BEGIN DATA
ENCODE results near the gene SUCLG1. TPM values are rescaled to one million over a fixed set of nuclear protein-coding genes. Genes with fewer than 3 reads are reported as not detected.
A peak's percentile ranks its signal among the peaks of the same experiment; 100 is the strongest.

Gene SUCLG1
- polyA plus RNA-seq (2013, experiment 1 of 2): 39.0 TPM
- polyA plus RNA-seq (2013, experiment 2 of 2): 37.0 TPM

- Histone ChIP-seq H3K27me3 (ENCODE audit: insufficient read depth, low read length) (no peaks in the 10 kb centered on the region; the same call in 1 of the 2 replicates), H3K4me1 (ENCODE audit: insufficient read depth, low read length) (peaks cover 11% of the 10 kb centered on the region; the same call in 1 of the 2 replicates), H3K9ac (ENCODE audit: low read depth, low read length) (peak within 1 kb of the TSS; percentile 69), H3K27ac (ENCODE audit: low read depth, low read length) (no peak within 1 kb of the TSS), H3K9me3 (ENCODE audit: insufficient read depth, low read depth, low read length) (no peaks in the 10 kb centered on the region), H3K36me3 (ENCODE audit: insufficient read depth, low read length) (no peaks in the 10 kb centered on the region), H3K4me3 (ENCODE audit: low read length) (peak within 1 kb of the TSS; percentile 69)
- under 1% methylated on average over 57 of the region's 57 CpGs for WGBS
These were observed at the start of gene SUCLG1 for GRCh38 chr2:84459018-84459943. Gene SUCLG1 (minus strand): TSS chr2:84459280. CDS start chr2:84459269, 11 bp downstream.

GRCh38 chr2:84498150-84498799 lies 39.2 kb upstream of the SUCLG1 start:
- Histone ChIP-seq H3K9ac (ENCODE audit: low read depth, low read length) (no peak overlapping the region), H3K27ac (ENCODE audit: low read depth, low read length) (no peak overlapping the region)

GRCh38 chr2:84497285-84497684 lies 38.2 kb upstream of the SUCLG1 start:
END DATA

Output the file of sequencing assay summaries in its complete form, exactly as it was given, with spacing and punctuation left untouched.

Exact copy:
ENCODE results near the gene SUCLG1. TPM values are rescaled to one million over a fixed set of nuclear protein-coding genes. Genes with fewer than 3 reads are reported as not detected.
A peak's percentile ranks its signal among the peaks of the same experiment; 100 is the strongest.

Gene SUCLG1
- polyA plus RNA-seq (2013, experiment 1 of 2): 39.0 TPM
- polyA plus RNA-seq (2013, experiment 2 of 2): 37.0 TPM

- Histone ChIP-seq H3K27me3 (ENCODE audit: insufficient read depth, low read length) (no peaks in the 10 kb centered on the region; the same call in 1 of the 2 replicates), H3K4me1 (ENCODE audit: insufficient read depth, low read length) (peaks cover 11% of the 10 kb centered on the region; the same call in 1 of the 2 replicates), H3K9ac (ENCODE audit: low read depth, low read length) (peak within 1 kb of the TSS; percentile 69), H3K27ac (ENCODE audit: low read depth, low read length) (no peak within 1 kb of the TSS), H3K9me3 (ENCODE audit: insufficient read depth, low read depth, low read length) (no peaks in the 10 kb centered on the region), H3K36me3 (ENCODE audit: insufficient read depth, low read length) (no peaks in the 10 kb centered on the region), H3K4me3 (ENCODE audit: low read length) (peak within 1 kb of the TSS; percentile 69)
- under 1% methylated on average over 57 of the region's 57 CpGs for WGBS
These were observed at the start of gene SUCLG1 for GRCh38 chr2:84459018-84459943. Gene SUCLG1 (minus strand): TSS chr2:84459280. CDS start chr2:84459269, 11 bp downstream.

GRCh38 chr2:84498150-84498799 lies 39.2 kb upstream of the SUCLG1 start:
- Histone ChIP-seq H3K9ac (ENCODE audit: low read depth, low read length) (no peak overlapping the region), H3K27ac (ENCODE audit: low read depth, low read length) (no peak overlapping the region)

GRCh38 chr2:84497285-84497684 lies 38.2 kb upstream of the SUCLG1 start: